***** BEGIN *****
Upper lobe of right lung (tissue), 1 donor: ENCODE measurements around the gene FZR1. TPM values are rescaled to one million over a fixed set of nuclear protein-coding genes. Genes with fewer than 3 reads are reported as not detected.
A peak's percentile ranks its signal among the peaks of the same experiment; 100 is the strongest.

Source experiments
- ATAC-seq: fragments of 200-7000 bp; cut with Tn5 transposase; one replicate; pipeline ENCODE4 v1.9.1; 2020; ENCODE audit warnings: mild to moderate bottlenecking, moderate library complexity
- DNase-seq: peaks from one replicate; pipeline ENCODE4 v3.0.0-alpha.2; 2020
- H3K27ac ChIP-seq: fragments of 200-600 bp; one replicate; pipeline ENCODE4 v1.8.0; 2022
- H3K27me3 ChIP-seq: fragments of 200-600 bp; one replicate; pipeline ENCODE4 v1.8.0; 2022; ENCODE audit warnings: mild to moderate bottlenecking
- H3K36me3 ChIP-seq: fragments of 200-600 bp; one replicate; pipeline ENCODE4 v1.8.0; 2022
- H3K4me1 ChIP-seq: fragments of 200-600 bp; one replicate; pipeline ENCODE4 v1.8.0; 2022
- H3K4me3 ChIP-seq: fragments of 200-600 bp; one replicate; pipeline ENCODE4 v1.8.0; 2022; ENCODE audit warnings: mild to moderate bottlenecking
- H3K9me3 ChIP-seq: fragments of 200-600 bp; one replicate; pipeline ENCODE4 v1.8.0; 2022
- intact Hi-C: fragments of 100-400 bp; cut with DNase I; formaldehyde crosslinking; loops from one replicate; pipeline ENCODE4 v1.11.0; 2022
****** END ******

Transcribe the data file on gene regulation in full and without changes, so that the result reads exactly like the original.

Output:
Upper lobe of right lung (tissue), 1 donor: ENCODE measurements around the gene FZR1. TPM values are rescaled to one million over a fixed set of nuclear protein-coding genes. Genes with fewer than 3 reads are reported as not detected.
A peak's percentile ranks its signal among the peaks of the same experiment; 100 is the strongest.

Source experiments
- ATAC-seq: fragments of 200-7000 bp; cut with Tn5 transposase; one replicate; pipeline ENCODE4 v1.9.1; 2020; ENCODE audit warnings: mild to moderate bottlenecking, moderate library complexity
- DNase-seq: peaks from one replicate; pipeline ENCODE4 v3.0.0-alpha.2; 2020
- H3K27ac ChIP-seq: fragments of 200-600 bp; one replicate; pipeline ENCODE4 v1.8.0; 2022
- H3K27me3 ChIP-seq: fragments of 200-600 bp; one replicate; pipeline ENCODE4 v1.8.0; 2022; ENCODE audit warnings: mild to moderate bottlenecking
- H3K36me3 ChIP-seq: fragments of 200-600 bp; one replicate; pipeline ENCODE4 v1.8.0; 2022
- H3K4me1 ChIP-seq: fragments of 200-600 bp; one replicate; pipeline ENCODE4 v1.8.0; 2022
- H3K4me3 ChIP-seq: fragments of 200-600 bp; one replicate; pipeline ENCODE4 v1.8.0; 2022; ENCODE audit warnings: mild to moderate bottlenecking
- H3K9me3 ChIP-seq: fragments of 200-600 bp; one replicate; pipeline ENCODE4 v1.8.0; 2022
- intact Hi-C: fragments of 100-400 bp; cut with DNase I; formaldehyde crosslinking; loops from one replicate; pipeline ENCODE4 v1.11.0; 2022